The exhibitions — which are ideal for small libraries, requiring only 200 square feet of display space — are designed to promote STEM (science, technology, engineering and math) learning opportunities for all ages.

Star_net logoApplicants may apply for one of the following exhibitions:

  1. Explore Earth: Our Changing Planet will focus on local earth science topics — such as weather, the water cycle and ecosystem changes — as well as a global view of our changing planet. The primary message of the exhibition is that the global environment changes — and is changed by — the local environment of all host communities.
  2. Explore Space: Our Solar System and Beyond helps visitors answer the age-old questions: Where did we come from, and are we alone? The exhibition will teach audiences about our universe, including how stars and planetary systems form and the role that gravity plays in our universe.
  3. Explore Tech: Engineers Make a World of Difference shows how engineering provides solutions to better meet human needs and develops sustainable innovations for the future. It features hands-on and multimedia components that allow exhibit visitors to interact with content in a dynamic way, encouraging new perspectives about engineers and their vital work.  

What you'll receive if your library is selected to participate:

  • one exhibition for an eight-week display period; shipping is free for grantees
  • a cash grant of $1,000 to cover the cost of public programming related to the exhibition
  • a publicity kit and media resources for a STEM @ My Library public engagement campaign
  • an orientation webinar that will include information about content and science themes, a presentation and demonstration of hands-on science activities by the Lunar and Planetary Institute, and presentations and interactive discussions about programming resources
  • periodic webinars on timely STEM topics to support programming in libraries
  • an Explore teacher guide, family guide and hands-on activities for different age groups to help libraries develop programs and support classroom visits
  • access to the STAR_Net Online Community and a national network of STEM-oriented organizations.

Grantees will be required to plan public programs related to the exhibition and to participate in the STAR_Net Online Community throughout the exhibition period. Each exhibition will travel to 13 or 14 public libraries from 2016 to 2018.

The Explore exhibitions are made possible through the support of the National Science Foundation. The exhibition and its educational support materials and outreach opportunities are part of the STAR (Science-Technology Activities and Resources) Library Education Network (STAR_Net), a hands-on learning program for libraries and their communities developed by the National Center for Interactive Learning at the Space Science Institute. For more information, visit www.STARnetLibraries.org.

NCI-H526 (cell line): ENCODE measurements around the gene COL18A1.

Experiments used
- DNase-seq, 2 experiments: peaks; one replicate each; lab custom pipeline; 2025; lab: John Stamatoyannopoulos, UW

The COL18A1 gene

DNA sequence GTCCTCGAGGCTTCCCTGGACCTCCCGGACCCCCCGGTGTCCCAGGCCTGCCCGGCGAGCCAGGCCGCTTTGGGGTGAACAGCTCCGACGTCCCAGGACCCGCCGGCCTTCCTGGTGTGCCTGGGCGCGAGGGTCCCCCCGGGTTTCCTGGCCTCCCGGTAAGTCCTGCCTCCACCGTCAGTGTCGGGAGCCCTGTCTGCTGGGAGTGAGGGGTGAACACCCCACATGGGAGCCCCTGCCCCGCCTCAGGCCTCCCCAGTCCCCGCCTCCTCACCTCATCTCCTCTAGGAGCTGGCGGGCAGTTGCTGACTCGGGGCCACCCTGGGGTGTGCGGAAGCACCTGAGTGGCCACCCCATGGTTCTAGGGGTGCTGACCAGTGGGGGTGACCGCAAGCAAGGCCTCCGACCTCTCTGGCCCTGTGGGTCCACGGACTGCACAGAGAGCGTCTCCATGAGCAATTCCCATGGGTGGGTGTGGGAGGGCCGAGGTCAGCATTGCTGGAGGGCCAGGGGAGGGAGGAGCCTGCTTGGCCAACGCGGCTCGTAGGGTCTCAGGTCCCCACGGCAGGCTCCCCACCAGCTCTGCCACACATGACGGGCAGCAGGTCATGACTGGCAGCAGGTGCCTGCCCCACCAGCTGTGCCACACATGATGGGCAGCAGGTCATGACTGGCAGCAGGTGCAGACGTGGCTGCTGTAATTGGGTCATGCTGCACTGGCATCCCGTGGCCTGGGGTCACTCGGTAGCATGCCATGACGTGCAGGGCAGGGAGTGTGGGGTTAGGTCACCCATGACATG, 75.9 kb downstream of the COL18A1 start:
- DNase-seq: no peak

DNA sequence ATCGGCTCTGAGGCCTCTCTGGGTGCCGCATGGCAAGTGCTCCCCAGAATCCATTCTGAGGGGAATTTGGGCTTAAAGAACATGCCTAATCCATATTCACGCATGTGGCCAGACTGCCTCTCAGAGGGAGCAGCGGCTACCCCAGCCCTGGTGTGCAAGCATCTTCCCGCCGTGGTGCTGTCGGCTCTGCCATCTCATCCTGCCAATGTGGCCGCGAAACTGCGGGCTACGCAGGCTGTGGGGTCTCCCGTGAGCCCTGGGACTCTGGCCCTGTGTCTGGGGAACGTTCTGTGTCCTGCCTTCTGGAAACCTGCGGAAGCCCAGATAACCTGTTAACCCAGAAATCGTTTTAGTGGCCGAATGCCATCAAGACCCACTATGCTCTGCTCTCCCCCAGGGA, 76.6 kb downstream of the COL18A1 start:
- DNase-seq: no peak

4. Best Small Library in America

... nominations [will be judged] based on key factors, including:

  • Creativity in developing services and programs that can be replicated by other libraries, including outreach to special populations
  • Innovation in introducing and supporting public access to computers and the Internet
  • Success in educating patrons in computer use, and measuring the results of technology usage
  • Use of technology to expand the reach of library services
  • Demonstrated community support
  • Sustained cooperation with other libraries
  • Partnerships with other agencies and businesses
  • Increase in library use, particularly by new users
  • Evidence of library’s role as community center

Keeping the factors above in mind, please tell us how, in the last two years, you have raised the profile of the library in your community, reached out to new users and remote users, and used technology to support and grow patron access to materials and information.

Award: $20,000 cash, and  membership & conference costs for two library representatives to attend the 2016 PLA conference in Denver. Two finalist libraries will be awarded $10,000 cash, and membership & conference costs for two library representatives to attend the 2016 PLA conference.
Deadline: September 9, 2015
Criteria: A single library serving a community with a population of 25,000 or less (latest Census) is eligible to apply
Guidelines and details: http://lj.libraryjournal.com/awards/best-small-library-in-america-award-nomination-guidelines/
Send your application:
  • via email to Meredith Schwartz at mschwartz@mediasourceinc.com (link sends e-mail) if it's in electronic format (Word or PDF)
  • via USPS mail to: Best Small Library in America Award / Library Journal / 123 William St. Suite 802 / New York, NY 10038

Use your nomination application to tell LJ how you've raised the profile of the library in your community, reached out to new users and remote users, and used technology to support and grow patron access to materials and information over the last two years,